Taxi drivers decided to temporarily halt their strike on February 13 in response to a government decision to suspend the registration of car-service (“minicab”) vehicles for two months. While the decision does not fully resolve drivers’ demands, it has brought them closer to establishing rules addressing their concerns for fair competition with other car services.

Examining the Potential of Vehicles in Protests

As the protests during the 2000 UK fuel crisis demonstrate, using vehicles to blockade areas, or to slow down roads and create gridlocks can prove to be highly effective actions that are costly for governments or other opponents. Facing areas with up to 50 trucks blocking entrances, the UK government found it difficult to remove protesters without military or specialist police units.

Additionally, the recent protests of taxi drivers in Paris show that when police coerce motorists to move their vehicles, they can simply regroup in different locations and form new blockades.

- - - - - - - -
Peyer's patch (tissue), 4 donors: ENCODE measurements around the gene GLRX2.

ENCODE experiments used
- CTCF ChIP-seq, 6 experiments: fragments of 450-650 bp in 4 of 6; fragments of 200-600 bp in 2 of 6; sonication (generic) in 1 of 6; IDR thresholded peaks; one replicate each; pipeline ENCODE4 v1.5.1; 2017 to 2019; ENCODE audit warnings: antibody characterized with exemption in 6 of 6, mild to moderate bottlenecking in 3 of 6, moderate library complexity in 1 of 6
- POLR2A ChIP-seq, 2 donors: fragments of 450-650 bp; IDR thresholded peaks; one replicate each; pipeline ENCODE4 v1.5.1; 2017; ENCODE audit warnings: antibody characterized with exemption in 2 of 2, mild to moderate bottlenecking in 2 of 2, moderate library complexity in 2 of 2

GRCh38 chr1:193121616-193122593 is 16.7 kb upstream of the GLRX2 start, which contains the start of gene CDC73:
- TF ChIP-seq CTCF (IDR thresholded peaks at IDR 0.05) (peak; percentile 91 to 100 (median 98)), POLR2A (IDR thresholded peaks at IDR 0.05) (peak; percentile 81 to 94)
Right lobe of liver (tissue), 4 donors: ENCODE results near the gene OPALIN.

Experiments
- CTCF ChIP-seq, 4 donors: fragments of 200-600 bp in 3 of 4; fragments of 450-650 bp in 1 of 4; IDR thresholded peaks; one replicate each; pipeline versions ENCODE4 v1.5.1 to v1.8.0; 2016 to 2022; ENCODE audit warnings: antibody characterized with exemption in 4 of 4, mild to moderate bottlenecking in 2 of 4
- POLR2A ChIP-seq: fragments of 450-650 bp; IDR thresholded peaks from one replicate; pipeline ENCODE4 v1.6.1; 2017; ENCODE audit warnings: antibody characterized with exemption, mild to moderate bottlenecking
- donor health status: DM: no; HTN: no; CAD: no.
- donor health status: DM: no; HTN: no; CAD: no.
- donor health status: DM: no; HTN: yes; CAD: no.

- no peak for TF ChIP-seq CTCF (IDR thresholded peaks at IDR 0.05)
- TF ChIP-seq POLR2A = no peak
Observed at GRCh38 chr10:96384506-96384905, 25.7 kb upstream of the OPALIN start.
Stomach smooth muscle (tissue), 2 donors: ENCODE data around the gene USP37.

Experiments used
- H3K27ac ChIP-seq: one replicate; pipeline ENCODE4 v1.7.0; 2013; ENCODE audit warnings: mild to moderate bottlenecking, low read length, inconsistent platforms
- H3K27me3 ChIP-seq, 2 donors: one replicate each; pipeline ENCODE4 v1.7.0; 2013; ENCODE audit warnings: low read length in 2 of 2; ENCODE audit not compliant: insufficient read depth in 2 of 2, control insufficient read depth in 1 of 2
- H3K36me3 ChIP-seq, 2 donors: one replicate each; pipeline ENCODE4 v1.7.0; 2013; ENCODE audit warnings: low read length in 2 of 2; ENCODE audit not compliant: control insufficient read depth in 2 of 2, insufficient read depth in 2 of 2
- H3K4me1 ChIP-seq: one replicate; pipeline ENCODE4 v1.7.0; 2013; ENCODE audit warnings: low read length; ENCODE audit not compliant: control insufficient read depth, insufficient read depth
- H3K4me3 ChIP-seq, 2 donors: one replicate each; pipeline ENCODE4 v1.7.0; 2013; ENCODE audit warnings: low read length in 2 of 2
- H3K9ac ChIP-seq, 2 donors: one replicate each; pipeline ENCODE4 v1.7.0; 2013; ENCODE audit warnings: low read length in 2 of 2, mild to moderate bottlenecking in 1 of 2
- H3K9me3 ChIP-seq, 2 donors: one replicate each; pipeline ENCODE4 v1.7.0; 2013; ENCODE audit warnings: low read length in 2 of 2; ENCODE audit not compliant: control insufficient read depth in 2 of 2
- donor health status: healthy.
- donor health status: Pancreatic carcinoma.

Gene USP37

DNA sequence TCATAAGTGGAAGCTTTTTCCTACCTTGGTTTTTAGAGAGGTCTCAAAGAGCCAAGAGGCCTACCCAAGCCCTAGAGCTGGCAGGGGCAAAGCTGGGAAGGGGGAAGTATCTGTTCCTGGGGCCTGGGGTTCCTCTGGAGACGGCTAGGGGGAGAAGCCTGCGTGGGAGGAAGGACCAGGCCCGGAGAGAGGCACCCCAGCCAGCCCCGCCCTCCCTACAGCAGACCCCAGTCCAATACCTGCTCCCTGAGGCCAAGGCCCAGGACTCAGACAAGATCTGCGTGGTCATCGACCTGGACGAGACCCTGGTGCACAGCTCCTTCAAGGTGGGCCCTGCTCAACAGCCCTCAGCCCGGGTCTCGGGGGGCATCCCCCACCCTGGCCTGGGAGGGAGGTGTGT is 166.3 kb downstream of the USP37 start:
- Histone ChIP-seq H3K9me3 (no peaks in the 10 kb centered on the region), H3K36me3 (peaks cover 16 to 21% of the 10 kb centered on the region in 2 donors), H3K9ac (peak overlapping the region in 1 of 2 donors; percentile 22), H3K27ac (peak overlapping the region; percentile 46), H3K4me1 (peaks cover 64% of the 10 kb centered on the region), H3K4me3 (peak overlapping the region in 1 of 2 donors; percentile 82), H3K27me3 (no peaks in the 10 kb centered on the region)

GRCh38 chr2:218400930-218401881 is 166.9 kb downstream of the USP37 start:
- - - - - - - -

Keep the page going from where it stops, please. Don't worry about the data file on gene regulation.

In Ukraine, Automaidan members established safe routes to transport protesters to major rallies, coordinated the delivery of supplies, and set up blockades throughout the country. Their actions were often publicized in advance on Facebook and Twitter so that different groups within the Euromaidan movement could collaborate with them. Automaidan displays that motorists can organize the use of vehicles as a component of a larger strategy for their struggle.